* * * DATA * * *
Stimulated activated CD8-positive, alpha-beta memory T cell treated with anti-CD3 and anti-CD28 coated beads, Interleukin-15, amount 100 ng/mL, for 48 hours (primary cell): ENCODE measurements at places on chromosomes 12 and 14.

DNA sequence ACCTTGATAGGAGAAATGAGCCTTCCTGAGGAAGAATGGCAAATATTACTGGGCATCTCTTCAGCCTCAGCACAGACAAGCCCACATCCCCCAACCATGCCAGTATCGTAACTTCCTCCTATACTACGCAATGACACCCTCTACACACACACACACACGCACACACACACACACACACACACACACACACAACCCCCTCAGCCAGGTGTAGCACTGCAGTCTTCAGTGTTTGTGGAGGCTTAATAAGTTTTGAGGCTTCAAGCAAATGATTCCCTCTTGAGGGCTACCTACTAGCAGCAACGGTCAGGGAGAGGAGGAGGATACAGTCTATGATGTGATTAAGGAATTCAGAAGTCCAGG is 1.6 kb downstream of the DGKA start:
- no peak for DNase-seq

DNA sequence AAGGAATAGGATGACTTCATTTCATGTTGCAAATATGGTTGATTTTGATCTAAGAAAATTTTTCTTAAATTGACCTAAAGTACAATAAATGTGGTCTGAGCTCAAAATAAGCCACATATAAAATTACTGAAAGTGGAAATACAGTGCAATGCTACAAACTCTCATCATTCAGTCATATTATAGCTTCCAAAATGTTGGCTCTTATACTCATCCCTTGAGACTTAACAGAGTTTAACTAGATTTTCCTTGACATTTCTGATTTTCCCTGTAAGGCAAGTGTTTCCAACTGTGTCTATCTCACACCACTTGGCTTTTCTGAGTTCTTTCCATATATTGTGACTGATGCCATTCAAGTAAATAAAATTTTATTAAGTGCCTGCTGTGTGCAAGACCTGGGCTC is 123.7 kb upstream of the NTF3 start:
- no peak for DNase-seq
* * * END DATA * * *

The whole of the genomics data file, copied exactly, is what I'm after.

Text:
Stimulated activated CD8-positive, alpha-beta memory T cell treated with anti-CD3 and anti-CD28 coated beads, Interleukin-15, amount 100 ng/mL, for 48 hours (primary cell): ENCODE measurements at places on chromosomes 12 and 14.

DNA sequence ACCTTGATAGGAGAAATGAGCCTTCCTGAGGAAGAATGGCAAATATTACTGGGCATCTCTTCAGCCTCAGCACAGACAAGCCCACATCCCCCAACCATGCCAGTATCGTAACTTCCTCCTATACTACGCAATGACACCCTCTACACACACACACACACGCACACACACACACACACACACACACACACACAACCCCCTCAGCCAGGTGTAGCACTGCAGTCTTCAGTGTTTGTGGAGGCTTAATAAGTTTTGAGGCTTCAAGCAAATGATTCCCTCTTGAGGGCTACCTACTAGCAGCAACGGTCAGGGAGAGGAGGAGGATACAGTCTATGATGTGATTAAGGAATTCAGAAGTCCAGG is 1.6 kb downstream of the DGKA start:
- no peak for DNase-seq

DNA sequence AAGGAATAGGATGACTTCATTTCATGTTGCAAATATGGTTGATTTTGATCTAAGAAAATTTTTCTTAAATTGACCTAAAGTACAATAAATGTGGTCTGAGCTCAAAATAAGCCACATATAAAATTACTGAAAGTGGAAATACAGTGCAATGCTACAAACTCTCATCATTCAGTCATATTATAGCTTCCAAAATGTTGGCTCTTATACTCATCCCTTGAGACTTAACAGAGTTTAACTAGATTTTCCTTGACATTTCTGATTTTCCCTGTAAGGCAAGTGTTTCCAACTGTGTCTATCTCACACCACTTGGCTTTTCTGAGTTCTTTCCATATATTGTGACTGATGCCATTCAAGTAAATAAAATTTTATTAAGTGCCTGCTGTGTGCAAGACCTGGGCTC is 123.7 kb upstream of the NTF3 start:
- no peak for DNase-seq